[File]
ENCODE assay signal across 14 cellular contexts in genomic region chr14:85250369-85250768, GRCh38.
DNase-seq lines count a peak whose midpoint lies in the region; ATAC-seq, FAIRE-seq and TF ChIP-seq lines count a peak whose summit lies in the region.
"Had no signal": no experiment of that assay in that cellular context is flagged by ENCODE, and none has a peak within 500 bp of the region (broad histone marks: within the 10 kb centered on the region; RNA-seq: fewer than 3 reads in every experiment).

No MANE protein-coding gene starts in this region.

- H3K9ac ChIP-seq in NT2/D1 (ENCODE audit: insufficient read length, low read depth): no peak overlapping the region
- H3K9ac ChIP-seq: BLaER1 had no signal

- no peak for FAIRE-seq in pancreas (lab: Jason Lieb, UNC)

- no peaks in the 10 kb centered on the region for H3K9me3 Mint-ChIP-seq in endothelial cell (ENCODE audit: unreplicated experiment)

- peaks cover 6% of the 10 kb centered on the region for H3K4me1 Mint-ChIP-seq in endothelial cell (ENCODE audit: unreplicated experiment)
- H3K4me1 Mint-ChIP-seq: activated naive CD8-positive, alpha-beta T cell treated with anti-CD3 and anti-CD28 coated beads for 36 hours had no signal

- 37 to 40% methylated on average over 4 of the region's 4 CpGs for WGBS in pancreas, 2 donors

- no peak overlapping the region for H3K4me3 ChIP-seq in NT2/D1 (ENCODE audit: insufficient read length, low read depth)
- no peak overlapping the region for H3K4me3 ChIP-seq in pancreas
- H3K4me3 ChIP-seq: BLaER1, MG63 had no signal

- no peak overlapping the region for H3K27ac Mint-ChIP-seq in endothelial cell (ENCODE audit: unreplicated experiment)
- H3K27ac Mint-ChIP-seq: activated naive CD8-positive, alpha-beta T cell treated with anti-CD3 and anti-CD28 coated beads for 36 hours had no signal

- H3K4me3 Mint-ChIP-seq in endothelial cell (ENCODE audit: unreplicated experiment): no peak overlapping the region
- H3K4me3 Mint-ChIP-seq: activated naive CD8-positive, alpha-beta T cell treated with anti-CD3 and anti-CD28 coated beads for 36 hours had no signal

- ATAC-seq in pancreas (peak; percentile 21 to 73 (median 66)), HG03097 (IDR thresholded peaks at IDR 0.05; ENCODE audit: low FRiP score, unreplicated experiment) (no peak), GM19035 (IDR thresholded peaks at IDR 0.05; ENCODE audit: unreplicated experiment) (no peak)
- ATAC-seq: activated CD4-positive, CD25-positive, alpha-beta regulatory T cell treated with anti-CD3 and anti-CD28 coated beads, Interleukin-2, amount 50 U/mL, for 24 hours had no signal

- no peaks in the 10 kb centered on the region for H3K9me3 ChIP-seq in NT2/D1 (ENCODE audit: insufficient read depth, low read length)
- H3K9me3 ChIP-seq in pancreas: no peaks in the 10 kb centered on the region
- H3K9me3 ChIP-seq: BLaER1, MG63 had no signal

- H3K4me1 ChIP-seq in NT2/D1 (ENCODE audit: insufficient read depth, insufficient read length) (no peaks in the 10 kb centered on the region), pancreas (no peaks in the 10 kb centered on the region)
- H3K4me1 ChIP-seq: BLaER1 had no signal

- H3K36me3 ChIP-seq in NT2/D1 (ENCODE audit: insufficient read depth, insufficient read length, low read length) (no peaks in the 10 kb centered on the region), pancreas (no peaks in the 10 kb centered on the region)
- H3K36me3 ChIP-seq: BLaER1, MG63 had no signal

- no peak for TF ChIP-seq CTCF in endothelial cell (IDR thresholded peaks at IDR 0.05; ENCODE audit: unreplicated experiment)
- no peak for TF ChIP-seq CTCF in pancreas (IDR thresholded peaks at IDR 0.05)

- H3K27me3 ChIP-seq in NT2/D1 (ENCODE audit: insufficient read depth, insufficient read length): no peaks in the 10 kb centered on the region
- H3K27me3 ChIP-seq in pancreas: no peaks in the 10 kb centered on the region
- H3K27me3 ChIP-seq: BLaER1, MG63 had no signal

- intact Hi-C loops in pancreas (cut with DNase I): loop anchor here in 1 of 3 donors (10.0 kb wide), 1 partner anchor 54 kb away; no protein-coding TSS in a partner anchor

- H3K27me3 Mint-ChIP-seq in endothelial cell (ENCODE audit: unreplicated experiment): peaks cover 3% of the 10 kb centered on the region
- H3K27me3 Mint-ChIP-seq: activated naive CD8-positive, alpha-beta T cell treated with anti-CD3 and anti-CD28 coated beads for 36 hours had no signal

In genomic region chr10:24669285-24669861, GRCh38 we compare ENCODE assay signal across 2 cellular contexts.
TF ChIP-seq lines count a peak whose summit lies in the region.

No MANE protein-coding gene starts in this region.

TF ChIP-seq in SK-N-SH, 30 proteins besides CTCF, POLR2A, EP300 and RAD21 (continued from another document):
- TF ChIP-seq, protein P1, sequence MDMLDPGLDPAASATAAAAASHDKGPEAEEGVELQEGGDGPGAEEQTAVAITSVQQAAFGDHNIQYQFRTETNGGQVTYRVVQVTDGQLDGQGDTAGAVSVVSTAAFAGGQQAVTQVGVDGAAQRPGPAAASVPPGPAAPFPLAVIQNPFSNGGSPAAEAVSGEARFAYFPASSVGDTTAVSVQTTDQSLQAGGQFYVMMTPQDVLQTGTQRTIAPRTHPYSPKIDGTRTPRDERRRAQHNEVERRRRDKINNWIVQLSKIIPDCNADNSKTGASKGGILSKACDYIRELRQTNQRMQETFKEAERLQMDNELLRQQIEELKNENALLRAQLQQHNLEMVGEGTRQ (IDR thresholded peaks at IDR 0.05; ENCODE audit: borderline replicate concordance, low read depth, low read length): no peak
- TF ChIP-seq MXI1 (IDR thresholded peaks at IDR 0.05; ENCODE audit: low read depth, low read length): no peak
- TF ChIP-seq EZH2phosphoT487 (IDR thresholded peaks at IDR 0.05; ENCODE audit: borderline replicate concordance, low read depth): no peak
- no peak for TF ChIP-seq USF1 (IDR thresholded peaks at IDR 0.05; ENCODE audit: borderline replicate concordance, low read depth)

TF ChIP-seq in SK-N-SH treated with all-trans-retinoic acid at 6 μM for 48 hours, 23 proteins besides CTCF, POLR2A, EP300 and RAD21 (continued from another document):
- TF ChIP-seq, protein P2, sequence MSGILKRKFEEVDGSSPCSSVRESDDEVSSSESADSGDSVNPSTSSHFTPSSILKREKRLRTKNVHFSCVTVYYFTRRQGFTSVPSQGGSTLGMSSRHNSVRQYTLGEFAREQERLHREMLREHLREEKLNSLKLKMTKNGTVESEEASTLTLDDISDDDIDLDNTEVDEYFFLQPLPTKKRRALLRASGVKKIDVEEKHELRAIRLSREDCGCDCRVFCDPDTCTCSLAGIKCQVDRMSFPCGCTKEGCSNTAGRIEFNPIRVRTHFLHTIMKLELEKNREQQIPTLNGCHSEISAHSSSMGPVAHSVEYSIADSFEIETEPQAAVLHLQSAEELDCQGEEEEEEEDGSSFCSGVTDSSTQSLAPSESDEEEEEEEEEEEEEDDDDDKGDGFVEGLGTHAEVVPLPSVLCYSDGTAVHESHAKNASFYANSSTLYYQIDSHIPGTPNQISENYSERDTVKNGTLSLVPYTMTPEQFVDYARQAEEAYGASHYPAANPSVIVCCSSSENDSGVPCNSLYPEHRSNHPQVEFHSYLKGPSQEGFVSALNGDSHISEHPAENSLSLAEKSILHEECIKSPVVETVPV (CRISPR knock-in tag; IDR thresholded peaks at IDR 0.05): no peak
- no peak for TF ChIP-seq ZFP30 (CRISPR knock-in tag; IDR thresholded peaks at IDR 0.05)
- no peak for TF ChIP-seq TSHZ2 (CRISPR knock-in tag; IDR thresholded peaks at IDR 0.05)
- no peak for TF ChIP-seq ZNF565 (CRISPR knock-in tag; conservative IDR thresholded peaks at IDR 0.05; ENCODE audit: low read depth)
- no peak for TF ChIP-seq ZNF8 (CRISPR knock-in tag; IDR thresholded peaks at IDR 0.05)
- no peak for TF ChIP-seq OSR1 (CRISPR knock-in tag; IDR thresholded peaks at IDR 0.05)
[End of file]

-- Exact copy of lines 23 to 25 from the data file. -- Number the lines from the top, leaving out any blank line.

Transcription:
- H3K9me3 ChIP-seq: BLaER1, MG63 had no signal

- H3K4me1 ChIP-seq in NT2/D1 (ENCODE audit: insufficient read depth, insufficient read length) (no peaks in the 10 kb centered on the region), pancreas (no peaks in the 10 kb centered on the region)
- H3K4me1 ChIP-seq: BLaER1 had no signal